Fourthly, the BRICS may see expansion plan. Russian Deputy Finance Minister Sergey Storchak in May 2015 had invited Greece to be the 6th member of the New Development Bank. Greek Energy Minister Panagiotis Lafazanis stated that his country is likely to join as an equal partner of the NDB.
Fifthly, a new parliamentary assembly of the BRICS countries is likely to be established. While the BRICS so far had been focusing on economic and international security issues, this could add another feature to the BRICS -- on the line of the parliamentary assembly of the council of Europe.
In this connection, Russian State Duma Speaker Sergei Naryshkin visited New Delhi in February. Later China’s National People’s Congress Standing Committee Chairman Zhang Dejiang visited Delhi in June. BRICS held its first ever parliamentarians forum in Moscow on June 8.
Sixthly, the first working meeting of BRICS ministers of culture was held in Moscow in June 2015. According to Minister of Culture Vladimir Medinsky, the agreement at this meeting is for “expanding our citizens' access to each other's cultures and developing horizontal ties between our cultural institutions”. This is to be ratified at Ufa meeting.
Seventhly, the 9th India-South Africa ministerial conference in Durban in May decided to issue multiple entry business visas for longer periods and the exploration of the proposal to introduce a BRICS business travel card. This is likely to be adopted in Ufa. Proposed at the 5th BRICS meeting at Durban, the card’s goal is to simplify different kinds of visas as it proposes five-year validity with multiple entries to all BRICS countries.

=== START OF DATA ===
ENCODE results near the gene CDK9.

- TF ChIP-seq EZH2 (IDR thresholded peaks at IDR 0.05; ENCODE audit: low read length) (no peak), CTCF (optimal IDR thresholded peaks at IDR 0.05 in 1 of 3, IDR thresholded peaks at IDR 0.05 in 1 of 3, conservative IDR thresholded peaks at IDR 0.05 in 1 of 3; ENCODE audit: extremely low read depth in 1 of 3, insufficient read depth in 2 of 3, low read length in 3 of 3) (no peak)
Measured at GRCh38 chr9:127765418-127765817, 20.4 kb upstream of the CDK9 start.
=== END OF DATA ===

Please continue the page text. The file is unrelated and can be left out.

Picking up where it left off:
In addition, the 7th BRICS summit is likely provide China with more opportunities. China’s engagement with the other BRICS countries is expanding substantially. Brazil exported 5.4 million tonnes of oil to China from January to May, 2015 accounting for 35 per cent of Brazil’s total oil exports in the same period.
During Premier Li Keqiang’s visit to Brazil, a $10 billion in Chinese credit to Brazilian oil giant Petrobras was signed. Sino-Brazilian trade value amounted to $86.67 billion in 2014 -- making China Brazil’s largest trading partner since 2009.
Overall, President Xi Jinping had announced $250 billion in investment in South America, including the $10 billion 3,300-mile hi-speed railway from Acu near Rio de Janeiro to the Peruvian coast through the Amazon and Andes.
In Africa, China also has grand plans -- including the $13 billion 875-mile railroad in Nigeria; $3.8 billion 500-mile rail linking Nairobi and Mombasa; $4 billion 460-mile rail liking Addis Ababa and Djibouti and $5.6 billion 850-mile rail lines in Chad.
With India, China had made major moves recently. During President Xi Jinping’s visit to New Delhi last September, $20 billion in investments was announced for the next five years.
Subsequently, during PM Narendra Modi’s visit to China, a total of $32 billion were signed with the government as well as business groups, although President Xi’s April 2015 announcement of $45 billion for the China-Pakistan Economic Corridor is resented by the Indian side due to the Kashmir issue.
Srikanth Kondapalli is professor in Chinese Studies at the Jawaharlal Nehru University, New Delhi.